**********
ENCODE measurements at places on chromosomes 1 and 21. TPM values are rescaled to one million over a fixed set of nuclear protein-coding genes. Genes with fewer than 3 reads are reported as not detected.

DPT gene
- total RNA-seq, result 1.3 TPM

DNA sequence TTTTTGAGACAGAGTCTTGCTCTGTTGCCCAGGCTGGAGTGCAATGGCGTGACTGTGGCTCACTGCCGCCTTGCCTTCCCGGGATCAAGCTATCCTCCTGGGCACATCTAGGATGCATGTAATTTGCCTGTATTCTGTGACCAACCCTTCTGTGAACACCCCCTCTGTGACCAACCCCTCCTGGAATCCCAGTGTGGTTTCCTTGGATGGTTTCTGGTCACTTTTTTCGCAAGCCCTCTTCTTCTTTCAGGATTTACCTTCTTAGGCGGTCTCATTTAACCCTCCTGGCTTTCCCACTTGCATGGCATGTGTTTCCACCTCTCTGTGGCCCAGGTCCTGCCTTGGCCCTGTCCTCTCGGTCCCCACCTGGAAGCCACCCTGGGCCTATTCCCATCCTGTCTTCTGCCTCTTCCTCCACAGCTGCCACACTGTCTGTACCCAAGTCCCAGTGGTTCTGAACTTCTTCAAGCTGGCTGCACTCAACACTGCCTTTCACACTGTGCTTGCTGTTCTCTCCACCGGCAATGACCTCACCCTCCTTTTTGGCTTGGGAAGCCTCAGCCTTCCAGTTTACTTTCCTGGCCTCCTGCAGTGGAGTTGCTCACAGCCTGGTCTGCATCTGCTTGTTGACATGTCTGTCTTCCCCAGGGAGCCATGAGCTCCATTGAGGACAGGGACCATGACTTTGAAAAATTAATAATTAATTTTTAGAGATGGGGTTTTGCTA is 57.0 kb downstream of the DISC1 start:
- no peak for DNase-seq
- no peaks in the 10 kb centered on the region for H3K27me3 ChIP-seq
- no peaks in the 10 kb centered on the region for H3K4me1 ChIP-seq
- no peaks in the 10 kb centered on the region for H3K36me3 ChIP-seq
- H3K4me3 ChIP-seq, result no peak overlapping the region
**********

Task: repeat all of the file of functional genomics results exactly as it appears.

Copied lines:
ENCODE measurements at places on chromosomes 1 and 21. TPM values are rescaled to one million over a fixed set of nuclear protein-coding genes. Genes with fewer than 3 reads are reported as not detected.

DPT gene
- total RNA-seq, result 1.3 TPM

DNA sequence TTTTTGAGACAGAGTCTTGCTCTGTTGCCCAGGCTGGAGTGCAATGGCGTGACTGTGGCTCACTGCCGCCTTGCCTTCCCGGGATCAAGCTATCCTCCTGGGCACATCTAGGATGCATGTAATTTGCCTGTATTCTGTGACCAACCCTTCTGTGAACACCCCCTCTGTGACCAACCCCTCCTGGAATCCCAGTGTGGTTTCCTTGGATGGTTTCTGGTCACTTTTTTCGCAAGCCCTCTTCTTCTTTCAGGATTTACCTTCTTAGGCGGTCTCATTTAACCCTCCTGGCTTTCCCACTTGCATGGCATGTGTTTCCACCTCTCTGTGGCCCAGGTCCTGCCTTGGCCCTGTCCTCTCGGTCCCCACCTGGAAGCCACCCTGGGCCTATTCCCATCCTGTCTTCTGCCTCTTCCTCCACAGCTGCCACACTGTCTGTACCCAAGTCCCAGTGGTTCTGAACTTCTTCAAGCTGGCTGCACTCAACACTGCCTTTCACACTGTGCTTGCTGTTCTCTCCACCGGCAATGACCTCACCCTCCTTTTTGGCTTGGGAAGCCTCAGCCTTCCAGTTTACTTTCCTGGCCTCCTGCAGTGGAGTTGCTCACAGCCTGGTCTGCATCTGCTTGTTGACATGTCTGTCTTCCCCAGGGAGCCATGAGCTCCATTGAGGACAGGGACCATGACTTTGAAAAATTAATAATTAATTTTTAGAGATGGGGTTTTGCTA is 57.0 kb downstream of the DISC1 start:
- no peak for DNase-seq
- no peaks in the 10 kb centered on the region for H3K27me3 ChIP-seq
- no peaks in the 10 kb centered on the region for H3K4me1 ChIP-seq
- no peaks in the 10 kb centered on the region for H3K36me3 ChIP-seq
- H3K4me3 ChIP-seq, result no peak overlapping the region